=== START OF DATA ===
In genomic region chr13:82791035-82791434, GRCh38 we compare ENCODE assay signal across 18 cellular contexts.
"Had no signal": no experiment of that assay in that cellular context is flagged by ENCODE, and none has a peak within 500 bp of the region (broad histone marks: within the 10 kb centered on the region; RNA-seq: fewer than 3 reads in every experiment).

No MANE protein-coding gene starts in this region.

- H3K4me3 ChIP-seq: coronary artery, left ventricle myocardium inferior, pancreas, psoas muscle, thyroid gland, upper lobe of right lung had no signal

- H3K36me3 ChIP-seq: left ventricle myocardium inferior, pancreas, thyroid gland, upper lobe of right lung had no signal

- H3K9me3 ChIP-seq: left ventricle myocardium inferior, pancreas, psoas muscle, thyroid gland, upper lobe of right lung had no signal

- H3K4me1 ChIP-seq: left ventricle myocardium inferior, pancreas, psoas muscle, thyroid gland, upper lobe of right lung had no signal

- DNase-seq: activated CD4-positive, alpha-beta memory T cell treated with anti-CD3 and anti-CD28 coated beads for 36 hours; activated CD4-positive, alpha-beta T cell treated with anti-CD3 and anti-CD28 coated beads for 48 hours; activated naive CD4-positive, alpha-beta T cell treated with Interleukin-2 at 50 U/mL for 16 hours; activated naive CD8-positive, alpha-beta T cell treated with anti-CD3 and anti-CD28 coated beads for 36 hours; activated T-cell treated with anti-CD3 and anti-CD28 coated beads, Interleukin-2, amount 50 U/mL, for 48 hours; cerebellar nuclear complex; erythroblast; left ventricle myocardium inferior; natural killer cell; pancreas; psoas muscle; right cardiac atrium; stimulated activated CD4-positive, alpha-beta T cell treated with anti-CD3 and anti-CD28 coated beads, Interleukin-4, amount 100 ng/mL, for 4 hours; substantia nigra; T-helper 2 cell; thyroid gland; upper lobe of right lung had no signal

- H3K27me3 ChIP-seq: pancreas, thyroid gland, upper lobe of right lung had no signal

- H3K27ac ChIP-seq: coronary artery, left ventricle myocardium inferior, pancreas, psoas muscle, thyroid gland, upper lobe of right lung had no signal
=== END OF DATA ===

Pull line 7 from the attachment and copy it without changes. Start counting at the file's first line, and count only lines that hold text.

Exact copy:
- H3K4me1 ChIP-seq: left ventricle myocardium inferior, pancreas, psoas muscle, thyroid gland, upper lobe of right lung had no signal